Now that your professors have your accommodation letter and you now have access to the syllabus, you can review the course outline, content, and requirements. Find a time to intentionally connect with your professor through email, phone, office hours, or via appointment to check in with them about any questions, concerns, or logistics that need to be sorted for the accommodations to run smoothly. If you run into any challenges working it out with your professor, your Accommodation Specialist is always there to assist with finding creative solutions.

 

 

Accommodations/Auxiliary Aids

The university is required to provide reasonable accommodations and auxiliary aids for students with disabilities once the need for such accommodations is made known by the student to appropriate personnel.  Whether a request for an accommodation is reasonable is a decision that takes into account the individual need of a student, the resources available to the university, and whether the accommodation affects the essential elements of a course or major.  The following services provided by SDC are commonly utilized by students and are considered auxiliary aids and reasonable accommodations by the university:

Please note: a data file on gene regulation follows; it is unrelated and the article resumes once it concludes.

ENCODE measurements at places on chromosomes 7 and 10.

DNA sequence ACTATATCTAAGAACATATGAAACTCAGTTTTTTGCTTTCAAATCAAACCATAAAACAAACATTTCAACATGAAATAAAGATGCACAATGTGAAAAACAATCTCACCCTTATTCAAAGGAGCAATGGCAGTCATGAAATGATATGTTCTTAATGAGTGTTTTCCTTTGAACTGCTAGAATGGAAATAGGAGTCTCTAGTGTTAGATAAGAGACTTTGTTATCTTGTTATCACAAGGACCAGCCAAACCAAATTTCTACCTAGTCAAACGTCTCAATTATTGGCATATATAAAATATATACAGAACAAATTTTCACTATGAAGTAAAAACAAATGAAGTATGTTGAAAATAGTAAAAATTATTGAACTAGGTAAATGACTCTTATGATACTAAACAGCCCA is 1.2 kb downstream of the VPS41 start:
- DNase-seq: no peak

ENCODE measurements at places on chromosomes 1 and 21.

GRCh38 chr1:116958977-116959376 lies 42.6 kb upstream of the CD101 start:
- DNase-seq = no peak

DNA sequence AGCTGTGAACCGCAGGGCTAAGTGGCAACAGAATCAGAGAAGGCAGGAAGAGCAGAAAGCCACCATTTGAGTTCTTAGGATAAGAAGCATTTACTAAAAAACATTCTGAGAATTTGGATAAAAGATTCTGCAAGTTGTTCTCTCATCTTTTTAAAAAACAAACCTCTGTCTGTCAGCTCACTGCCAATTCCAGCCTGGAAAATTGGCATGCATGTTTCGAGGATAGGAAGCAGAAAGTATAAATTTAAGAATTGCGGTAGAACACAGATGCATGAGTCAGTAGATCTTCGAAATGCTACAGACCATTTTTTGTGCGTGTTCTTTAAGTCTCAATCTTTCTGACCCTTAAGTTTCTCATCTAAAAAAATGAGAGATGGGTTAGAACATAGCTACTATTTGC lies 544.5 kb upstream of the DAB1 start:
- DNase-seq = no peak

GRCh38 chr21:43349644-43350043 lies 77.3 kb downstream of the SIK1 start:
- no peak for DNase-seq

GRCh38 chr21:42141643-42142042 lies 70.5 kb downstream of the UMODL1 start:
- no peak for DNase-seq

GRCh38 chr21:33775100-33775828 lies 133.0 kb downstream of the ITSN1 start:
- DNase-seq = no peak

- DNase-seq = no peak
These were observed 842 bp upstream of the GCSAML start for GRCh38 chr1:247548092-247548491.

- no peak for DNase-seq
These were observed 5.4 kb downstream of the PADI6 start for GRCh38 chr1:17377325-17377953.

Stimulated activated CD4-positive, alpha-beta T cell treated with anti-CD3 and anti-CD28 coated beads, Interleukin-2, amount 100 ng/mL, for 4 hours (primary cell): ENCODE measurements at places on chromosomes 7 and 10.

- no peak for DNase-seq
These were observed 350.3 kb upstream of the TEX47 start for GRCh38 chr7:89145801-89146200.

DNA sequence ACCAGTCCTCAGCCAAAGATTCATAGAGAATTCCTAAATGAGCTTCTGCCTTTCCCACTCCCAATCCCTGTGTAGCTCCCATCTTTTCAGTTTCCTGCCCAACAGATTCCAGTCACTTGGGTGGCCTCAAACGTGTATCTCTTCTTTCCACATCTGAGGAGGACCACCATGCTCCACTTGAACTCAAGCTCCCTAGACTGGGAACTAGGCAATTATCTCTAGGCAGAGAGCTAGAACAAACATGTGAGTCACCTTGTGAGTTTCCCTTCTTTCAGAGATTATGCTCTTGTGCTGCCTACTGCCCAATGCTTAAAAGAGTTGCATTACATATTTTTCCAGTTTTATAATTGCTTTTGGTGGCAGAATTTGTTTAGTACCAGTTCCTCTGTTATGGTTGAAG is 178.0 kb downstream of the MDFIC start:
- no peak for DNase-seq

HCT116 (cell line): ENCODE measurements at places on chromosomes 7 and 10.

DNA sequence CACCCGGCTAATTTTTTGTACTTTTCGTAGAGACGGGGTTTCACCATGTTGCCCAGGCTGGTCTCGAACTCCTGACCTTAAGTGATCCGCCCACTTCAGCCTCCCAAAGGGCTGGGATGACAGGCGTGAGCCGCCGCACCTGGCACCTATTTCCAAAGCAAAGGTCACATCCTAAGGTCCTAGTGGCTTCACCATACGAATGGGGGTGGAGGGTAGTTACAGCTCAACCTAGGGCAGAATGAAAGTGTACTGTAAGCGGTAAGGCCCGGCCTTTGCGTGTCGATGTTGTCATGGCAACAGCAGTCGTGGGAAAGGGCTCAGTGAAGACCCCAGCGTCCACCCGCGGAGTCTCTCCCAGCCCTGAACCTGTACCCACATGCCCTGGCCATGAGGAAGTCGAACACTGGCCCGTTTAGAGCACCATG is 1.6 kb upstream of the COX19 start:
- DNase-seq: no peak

Alternative Testing

Alternative Testing arrangements are made when a student’s disability affects his/her performance on exams when taken in a regular classroom environment.  Accommodations that may be needed include, but are not limited to, extra time; less distracting environment; provision of a reader/scribe; and use of a computer and/or assistive technology.

All accommodations provided for testing-taking activities must be supported by the effects of a student’s disability as stated in appropriate documentation and through approval of the SDC Accommodations/Advocacy Specialist.   Arrangements for Alternative Testing require shared responsibilities through a collaborative process involving the student, instructor and the SDC Coordinator of Alternative Testing.